I don’t care if you vote for Obama, or Romney, or a third party candidate, or goddamn Vermin Supreme. If you don’t know where to go to vote, go here to put in your address and find out. Not sure if you’re eligible? File a provisional ballot at your local polling place. Go. Out. And. Vote. All the complaining in the world won’t make a damn bit of difference if you don’t. Your vote does matter. This is your chance to take a stand.

President Captain America?

In the September issue of The Ultimates, Captain America, the lovable fighter for truth, justice, and the right to bear deadly throwing shields in public, was elected as President of the United States of America.

The concept is not a new one. The president of the United States has come up in comics before. Ronald Reagan was in a lot of DC comics during the 1980s, and Bill and Hillary Clinton were present at Superman’s funeral. Barack Obama also holds cameos in Marvel Comics, specifically noted for his appearance in several Spider-Man comics. Richard Nixon also plays a big role in Watchman.

However, what about the fictional characters in these comics that eventually become president? Lex Luthor famously got elected in several variations of the DC Universe, causing tense scenes between the U.S. Government and the Justice League. Number One, leader of The Secret Universe, fought a silent battle with Captain America while serving as the Commander-in-Chief. Even Kyle Richmond, the original Nighthawk from Marvel, served as president at one point.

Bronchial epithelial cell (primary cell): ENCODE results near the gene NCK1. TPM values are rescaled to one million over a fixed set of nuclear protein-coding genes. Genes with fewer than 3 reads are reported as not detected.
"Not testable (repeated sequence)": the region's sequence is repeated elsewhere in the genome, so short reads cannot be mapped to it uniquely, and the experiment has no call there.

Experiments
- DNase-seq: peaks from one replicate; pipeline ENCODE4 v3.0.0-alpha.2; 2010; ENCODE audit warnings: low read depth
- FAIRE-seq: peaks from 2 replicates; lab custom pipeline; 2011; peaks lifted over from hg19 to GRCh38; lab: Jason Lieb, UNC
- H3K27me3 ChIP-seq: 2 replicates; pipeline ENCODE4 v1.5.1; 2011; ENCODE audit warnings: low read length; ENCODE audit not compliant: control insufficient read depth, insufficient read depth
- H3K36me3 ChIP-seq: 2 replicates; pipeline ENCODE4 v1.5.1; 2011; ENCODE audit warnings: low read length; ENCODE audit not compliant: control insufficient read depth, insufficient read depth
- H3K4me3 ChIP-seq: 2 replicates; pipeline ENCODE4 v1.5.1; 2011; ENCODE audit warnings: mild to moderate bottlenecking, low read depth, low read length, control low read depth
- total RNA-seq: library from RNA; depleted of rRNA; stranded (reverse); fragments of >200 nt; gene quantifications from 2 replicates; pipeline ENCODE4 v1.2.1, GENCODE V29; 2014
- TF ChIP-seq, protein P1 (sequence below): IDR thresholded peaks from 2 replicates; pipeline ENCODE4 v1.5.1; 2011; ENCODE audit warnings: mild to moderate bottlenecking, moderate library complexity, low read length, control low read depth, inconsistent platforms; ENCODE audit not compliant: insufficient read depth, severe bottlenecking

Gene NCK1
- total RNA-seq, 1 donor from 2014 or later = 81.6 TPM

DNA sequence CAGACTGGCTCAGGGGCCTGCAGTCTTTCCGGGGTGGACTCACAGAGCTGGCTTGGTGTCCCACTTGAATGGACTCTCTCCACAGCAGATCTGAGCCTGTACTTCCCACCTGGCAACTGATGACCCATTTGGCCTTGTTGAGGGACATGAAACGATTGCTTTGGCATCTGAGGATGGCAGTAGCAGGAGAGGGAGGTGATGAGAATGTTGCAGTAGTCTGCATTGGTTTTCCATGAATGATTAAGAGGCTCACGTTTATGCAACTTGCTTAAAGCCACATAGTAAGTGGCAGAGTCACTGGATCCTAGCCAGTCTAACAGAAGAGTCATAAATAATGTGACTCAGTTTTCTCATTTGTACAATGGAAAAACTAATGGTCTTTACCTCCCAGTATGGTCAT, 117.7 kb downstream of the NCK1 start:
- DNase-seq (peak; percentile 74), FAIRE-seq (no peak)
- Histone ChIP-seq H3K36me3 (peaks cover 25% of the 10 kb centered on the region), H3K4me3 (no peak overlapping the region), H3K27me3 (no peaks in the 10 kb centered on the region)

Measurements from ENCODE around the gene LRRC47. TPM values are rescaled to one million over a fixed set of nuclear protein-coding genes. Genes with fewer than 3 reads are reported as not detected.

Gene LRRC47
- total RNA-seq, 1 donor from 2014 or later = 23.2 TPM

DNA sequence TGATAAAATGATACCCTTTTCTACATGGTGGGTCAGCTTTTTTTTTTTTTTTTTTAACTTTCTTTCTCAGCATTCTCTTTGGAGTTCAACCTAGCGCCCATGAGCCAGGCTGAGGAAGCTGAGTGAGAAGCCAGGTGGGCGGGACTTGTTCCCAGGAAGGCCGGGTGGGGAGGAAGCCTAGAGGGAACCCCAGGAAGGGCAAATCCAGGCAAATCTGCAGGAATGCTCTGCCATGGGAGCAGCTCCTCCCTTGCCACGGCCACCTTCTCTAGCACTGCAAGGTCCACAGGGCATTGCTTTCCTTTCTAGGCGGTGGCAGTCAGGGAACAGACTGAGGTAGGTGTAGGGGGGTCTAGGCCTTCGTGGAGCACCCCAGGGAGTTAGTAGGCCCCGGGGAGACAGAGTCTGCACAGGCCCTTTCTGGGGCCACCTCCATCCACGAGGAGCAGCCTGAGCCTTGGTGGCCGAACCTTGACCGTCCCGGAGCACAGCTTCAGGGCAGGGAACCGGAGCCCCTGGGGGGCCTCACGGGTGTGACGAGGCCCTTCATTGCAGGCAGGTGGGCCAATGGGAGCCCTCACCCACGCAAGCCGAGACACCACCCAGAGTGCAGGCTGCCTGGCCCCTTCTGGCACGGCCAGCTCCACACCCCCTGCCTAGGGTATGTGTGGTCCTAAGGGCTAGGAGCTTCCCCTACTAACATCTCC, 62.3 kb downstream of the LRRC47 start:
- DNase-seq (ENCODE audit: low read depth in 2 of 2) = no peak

But this is the first time Captain America has earned the Oval Office. Which is odd, when you think about it. I mean, it makes a lot of sense to have the man that symbolizes America serve as the nation’s leader. I’m surprised that it hasn’t happened sooner.

But maybe that’s because it should never have happened in the first place.

Let’s break this election down. On the surface, Captain America has been a great soldier and symbol for America. But this is the Ultimate Universe. Earth-1610. Several states have left the union, and everyone is inching closer and closer to nuclear war. Furthermore, Sentinels have been doing serious damage on top of all of this. It’s been a serious mess.

So who better to unite the nation that Captain America himself? There is a problem with this though. Steve Rogers is not a behind-the-desk leader, and neither are the Avengers. While serving as president, Captain America will probably still be fighting foes. How many presidents have served as a soldier on the battlefield while in office? None. Until now.

Some questions do pop up from a literary critique perspective though? Will this mean more female superheroes will be pushed back to the corner? What about new policies? Will President Cap just be a fighter, or will he have to look at how to correct policies? My big question is this: is he a President or a Shogun now?

We’ll have to wait and see, but as a stark DC guy, I’m excited to see how this progresses. I’m also pumped to see how Thor, Stark, and the rest of the Ultimate Avengers fit into this? Also, don’t forget S.H.I.E.L.D and Samuel L. Jackson Nick Fury’s role.